Use Reflective Tape to Make Your Bicycle More Visible at Night

My daily commute involves a four mile bike ride to a bus stop. Two miles of the route are on a four lane road with no bike lane and heavy car traffic. On my return trip, it’s often dark out. Feeling safe, and being safe, are my top priorities. I use bright front and rear flashing lights. I follow a “I’d rather be safe than right” mantra when interacting with other road users. And I ride at a safe pace (say, when car traffic is clogged, I don’t whiz between them and the parked cars at top speed). But I don’t wear a whole lot of reflective gear (just reflective bands around my ankles). In order to feel safe on my bike, it’s reassuring to know that people driving can see me well. In many parts of Los Angeles, people driving are not used to encountering many people bicycling, and they’re eager to get home after a long day of work. There’s little point in making them strain to see me.

So I took some cheap, easy measures to increase my visibility:

  • – Reflective tape on my bicycle frame
  • – Spoke lights

This post will only cover the reflective tape. Here’s my rig:

bicycle with reflective tape

In my opinion, the California Vehicle Code’s bicycle safety requirements are inadequate (white headlight, rear reflector, side reflectors on pedals). Even when fully complying, you may not be especially visible to others. And if you fail to include one of those elements, you’re basically invisible from some angles. In Los Angeles, Operation Firefly is a great program, wherein volunteers hang out on a corner and stop people who are bicycling without lights. Then they give them a free set of lights! Great program. Lights can be expensive; they can be stolen; they can break. There are many reasons why people aren’t properly set up with gear.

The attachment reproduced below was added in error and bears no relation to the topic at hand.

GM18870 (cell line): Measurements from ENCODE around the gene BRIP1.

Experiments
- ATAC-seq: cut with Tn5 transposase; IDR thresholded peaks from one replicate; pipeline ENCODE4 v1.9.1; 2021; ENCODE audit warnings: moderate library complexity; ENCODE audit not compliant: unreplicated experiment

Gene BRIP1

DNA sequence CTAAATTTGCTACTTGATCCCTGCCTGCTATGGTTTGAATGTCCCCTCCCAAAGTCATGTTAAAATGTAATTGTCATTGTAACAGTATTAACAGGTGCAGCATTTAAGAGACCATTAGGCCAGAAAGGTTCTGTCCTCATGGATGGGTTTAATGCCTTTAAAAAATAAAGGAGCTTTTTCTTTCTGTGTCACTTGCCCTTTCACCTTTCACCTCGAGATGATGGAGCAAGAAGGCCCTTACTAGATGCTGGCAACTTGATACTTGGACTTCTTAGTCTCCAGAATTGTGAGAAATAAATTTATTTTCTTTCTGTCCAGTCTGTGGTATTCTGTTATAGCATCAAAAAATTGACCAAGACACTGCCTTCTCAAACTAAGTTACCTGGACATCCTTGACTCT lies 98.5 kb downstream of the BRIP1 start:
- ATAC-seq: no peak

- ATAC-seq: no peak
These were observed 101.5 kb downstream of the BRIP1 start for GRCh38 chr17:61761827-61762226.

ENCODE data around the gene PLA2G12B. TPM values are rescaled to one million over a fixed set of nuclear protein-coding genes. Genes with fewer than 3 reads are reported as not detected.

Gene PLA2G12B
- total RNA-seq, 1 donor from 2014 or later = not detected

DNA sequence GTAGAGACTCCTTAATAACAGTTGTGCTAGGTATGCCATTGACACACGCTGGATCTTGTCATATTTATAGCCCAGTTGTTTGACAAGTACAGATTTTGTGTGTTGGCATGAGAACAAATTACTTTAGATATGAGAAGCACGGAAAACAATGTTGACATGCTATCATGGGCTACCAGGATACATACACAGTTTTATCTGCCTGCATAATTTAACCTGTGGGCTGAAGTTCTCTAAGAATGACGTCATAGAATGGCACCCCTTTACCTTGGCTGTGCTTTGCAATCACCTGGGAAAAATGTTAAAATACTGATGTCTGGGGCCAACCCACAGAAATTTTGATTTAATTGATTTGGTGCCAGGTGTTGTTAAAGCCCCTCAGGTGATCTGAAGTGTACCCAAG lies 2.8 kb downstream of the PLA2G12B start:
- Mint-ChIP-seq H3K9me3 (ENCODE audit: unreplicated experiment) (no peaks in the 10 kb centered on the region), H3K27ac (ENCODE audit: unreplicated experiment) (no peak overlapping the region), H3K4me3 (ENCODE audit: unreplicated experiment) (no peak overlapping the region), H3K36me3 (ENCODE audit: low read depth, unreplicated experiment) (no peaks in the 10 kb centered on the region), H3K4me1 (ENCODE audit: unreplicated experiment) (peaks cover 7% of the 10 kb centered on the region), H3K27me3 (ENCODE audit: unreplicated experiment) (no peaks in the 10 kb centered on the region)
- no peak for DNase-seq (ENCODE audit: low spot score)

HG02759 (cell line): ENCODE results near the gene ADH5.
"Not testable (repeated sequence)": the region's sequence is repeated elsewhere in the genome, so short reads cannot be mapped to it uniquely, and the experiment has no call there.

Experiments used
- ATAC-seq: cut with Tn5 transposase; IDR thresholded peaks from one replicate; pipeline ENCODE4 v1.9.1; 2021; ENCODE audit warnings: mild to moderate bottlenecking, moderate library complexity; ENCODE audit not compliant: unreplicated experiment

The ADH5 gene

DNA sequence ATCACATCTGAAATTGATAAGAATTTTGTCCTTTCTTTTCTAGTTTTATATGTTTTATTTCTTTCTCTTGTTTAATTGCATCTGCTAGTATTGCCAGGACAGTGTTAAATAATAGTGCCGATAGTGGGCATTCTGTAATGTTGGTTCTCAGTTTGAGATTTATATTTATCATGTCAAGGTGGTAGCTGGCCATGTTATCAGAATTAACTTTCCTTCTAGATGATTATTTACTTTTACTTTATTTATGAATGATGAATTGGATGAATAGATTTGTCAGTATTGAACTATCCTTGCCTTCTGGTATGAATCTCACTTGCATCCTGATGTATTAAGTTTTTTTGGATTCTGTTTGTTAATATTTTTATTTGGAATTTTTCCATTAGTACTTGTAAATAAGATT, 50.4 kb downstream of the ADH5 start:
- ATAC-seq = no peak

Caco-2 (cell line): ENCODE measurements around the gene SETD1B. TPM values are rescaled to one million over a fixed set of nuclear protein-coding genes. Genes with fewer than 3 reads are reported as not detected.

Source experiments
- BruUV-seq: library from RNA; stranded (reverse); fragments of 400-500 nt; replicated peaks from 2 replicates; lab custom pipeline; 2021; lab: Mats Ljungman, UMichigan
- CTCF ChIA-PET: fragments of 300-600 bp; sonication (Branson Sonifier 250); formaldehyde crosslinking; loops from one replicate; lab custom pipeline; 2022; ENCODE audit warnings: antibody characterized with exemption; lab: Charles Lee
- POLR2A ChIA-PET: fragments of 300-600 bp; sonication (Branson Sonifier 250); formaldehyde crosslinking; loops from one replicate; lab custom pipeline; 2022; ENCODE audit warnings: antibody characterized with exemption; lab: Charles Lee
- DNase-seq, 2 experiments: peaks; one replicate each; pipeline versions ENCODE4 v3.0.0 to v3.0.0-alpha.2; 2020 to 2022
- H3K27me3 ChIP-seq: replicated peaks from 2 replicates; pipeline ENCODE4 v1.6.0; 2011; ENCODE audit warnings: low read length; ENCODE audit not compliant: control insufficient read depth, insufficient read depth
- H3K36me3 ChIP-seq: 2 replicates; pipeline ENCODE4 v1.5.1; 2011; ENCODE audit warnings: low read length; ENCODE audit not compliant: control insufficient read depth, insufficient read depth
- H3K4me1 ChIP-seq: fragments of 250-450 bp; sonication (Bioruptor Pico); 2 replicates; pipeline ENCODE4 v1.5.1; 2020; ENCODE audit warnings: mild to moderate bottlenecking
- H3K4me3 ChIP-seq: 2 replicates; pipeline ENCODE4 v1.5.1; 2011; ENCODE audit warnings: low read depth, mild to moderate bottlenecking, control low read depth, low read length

Luckily, you don’t need special bicycle gear or expensive technology to add more reflective material. Just buy a roll of 3M Scotchlite reflective tape, and get creative! Now, my bike isn’t fancy, and so I have no qualms about covering it with tape. If you do, you can cut the strips into really small shapes and place them discretely on the bike. And you can buy colors that match your bike. The cool thing about reflective tape is that it only works when a light is shining directly on it. Otherwise it looks like normal tape, and can blend in fairly well.

I bought a roll of 1 inch x 20 feet 8830 Silver Marking Film – 3M™ Scotchlite™ Reflective Material. I got it on Ebay. And I used probably 3/5 of the roll. The image above shows how my bike looks in daylight, and how it looks with a light reflected on it. Remarkable difference. As you can tell, I covered much of the frame. I tried to get all angles, and I added some to the pedal crank so that a moving part is reflective. As far as I can tell, other road users are well aware of me.

If you want to get more creative, you can cut the tape into interesting shapes. Some bicycle part manufacturers already sell small reflective stickers in shapes. But a set of stickers is much more costly than a roll of tape from ebay. Perhaps Operation Firefly, or another safety program, can start giving away a few feet of reflective tape. It could also be popular at school-based bicycle safety programs.

SketchUp Assignment

I thought I’d share an assignment I completed last quarter. Over the course of the quarter I went out to the site (a real block, in South Pasadena), measured everything, and created various architectural drafts (by hand). Then I modeled it using SketchUp. Then I added “enhancements.” In these views, you can see the things I added: pedestrian-activated crosswalk; bike corral; wayfinding sign; parklet; bike rack; etc. I put a lot in there, mostly as an exercise.